Trinity Church in Oslo is a great round space of silence and light. It’s a place that invites those who enter to think about peace. Campaigners of different faiths and traditions, in the city to celebrate the Nobel Peace Prize for the International Campaign to Abolish Nuclear Weapons, quietly fill the pews. Then a grand organ sounds—this house of prayer welcomes guests with its own voice.
Readings shed light on peace and on God. God looks to us to work for peace, the prophet Isaiah says. There are summits to climb where God’s ways are made clear. God will arbitrate among the nations, the prophet declares. Instruments of violence will be remade into farming tools.
Bible passages evoke themes in the treaty that led to this year’s Nobel Peace Prize. The UN General Assembly mandate in 2016 to negotiate a nuclear weapons ban was a kind of global summit on the common good. The resulting treaty invites all nations to engage in freeing the world of nuclear dangers. It offers pathways for nuclear-armed nations to disarm and join.
A hymn in Norwegian and English evokes the dilemma that brings us together – “much we have done, gross human error, misuse of power, darkens the sun” – and its chorus asks: “God in your grace, God, in your mercy, turn us to you to transform the world”.
This past summer in New York, people of different faiths gathered each morning across the street from the United Nations to pray for the treaty negotiations. Today Christians, Buddhists, people of other faiths and people of goodwill are attending prayers in Oslo led by the Christian Council of Norway and the Church of Norway.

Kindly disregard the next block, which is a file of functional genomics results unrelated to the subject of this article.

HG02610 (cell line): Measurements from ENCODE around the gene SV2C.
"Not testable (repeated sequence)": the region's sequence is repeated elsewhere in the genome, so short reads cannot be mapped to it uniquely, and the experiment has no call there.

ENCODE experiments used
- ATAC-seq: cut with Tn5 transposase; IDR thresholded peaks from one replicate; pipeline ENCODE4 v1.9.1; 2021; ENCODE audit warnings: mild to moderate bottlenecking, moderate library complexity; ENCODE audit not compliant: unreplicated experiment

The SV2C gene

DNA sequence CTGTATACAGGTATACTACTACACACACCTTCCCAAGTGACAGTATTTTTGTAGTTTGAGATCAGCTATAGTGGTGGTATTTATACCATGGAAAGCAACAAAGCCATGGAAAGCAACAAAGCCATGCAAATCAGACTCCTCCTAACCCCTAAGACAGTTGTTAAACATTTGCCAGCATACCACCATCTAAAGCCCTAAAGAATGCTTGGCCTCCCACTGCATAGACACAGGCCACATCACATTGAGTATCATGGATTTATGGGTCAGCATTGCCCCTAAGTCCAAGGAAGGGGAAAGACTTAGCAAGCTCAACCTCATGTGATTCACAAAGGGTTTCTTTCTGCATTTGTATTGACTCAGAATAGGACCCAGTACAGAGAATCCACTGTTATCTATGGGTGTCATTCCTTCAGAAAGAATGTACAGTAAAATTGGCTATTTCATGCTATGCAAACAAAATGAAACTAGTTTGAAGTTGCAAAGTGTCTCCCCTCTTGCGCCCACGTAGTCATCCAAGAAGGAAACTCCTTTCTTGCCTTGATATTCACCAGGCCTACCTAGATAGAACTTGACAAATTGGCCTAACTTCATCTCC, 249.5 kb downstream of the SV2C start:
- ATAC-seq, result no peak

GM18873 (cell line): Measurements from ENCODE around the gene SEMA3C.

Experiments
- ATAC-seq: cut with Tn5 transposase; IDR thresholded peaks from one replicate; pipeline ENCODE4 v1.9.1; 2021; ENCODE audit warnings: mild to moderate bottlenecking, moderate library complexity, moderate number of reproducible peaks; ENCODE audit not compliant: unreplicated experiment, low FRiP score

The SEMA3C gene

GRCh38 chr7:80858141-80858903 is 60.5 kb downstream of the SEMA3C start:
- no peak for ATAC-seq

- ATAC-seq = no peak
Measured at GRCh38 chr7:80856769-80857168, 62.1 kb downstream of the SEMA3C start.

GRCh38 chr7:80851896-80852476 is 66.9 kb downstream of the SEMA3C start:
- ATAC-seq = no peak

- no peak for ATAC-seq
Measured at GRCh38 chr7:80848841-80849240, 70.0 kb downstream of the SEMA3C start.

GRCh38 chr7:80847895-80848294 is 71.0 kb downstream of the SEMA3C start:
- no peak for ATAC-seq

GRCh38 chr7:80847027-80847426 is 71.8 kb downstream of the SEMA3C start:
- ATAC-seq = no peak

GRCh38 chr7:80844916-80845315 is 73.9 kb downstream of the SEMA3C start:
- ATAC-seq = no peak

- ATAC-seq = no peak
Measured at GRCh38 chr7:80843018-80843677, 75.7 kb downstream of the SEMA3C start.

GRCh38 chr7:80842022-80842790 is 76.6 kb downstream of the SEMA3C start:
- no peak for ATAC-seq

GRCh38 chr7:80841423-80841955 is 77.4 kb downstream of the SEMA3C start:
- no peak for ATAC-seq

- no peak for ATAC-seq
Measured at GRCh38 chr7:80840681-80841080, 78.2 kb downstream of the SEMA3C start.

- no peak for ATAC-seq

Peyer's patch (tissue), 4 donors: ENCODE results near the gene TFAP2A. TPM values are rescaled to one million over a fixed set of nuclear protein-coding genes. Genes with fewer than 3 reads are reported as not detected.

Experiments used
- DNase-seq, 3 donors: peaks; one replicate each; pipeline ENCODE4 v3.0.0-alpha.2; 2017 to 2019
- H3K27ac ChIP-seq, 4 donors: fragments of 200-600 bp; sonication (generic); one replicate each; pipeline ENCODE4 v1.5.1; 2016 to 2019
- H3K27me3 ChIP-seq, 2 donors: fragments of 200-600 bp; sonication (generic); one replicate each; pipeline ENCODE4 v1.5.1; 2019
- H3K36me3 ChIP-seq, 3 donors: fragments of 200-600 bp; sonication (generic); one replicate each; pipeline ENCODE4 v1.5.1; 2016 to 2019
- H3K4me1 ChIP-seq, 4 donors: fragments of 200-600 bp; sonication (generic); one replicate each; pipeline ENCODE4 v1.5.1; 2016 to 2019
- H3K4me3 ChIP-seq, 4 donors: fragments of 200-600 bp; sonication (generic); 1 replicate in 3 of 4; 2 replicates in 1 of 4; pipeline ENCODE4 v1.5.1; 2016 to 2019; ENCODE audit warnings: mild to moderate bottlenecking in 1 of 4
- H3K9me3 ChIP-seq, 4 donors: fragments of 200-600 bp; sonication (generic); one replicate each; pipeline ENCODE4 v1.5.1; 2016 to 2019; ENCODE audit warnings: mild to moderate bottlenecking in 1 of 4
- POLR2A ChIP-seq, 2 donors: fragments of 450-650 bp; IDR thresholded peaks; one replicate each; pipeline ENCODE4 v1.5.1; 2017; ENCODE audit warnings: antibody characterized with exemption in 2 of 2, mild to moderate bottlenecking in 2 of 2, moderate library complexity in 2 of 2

The text on the eve of the Nobel Prize is “Blessed are the Peacemakers, for they will be called children of God”. Peace-making involves the best part of our humanity, the part that allow us to live together for the good of all, according to the Rev. Dr. Olav Fykse Tveit, General Secretary of the World Council of Churches.
“We need encouragements such as this year’s Peace Prize, to see that peace is possible. It is possible for ICAN—it is possible for all of us,” he preaches. The world cries out for peace and justice, he says, “so that we can be one in our efforts to share resources, preserve the climate, the seas, the earth.”
To rely on nuclear weapons is an extreme form of survival of the fittest, the sermon suggests. However, churches joined ICAN in doing the opposite: “Uniting the peoples and nations of the world around a treaty prohibiting the use of nuclear weapons, prohibiting threats of such use…and possession of nuclear weapons….is deserving of great honor,” the WCC leader notes.
Prayers sung and said rise like incense. “Light a candle for peace, and for Korea where peace does not exist but the threat of nuclear war does”.
“Who shares a sister’s distress and need? Who will stand up for another’s right?” Kyrie eleison; God have mercy.
“Let our light shine where we are, so we share the hope that you have given us.” God in your grace hear us.
“Our common action for the sanctity of life brings us together as people of different faiths,” says Linnet Wairimu Ng’ayu of the African Council of Religious Leaders in a closing call from one of the several faith-based partners of ICAN present. “Set aside whatever divides us and come together at such a time as this, to work for the abolition of nuclear arsenals and until the last nuclear weapon is gone.”
The ICAN logo appears at the end of the order of service. Its broken bomb is more broken than ever.
From high in its tower, the bell of Oslo’s Trefoldighetskirken tolls an “Amen”.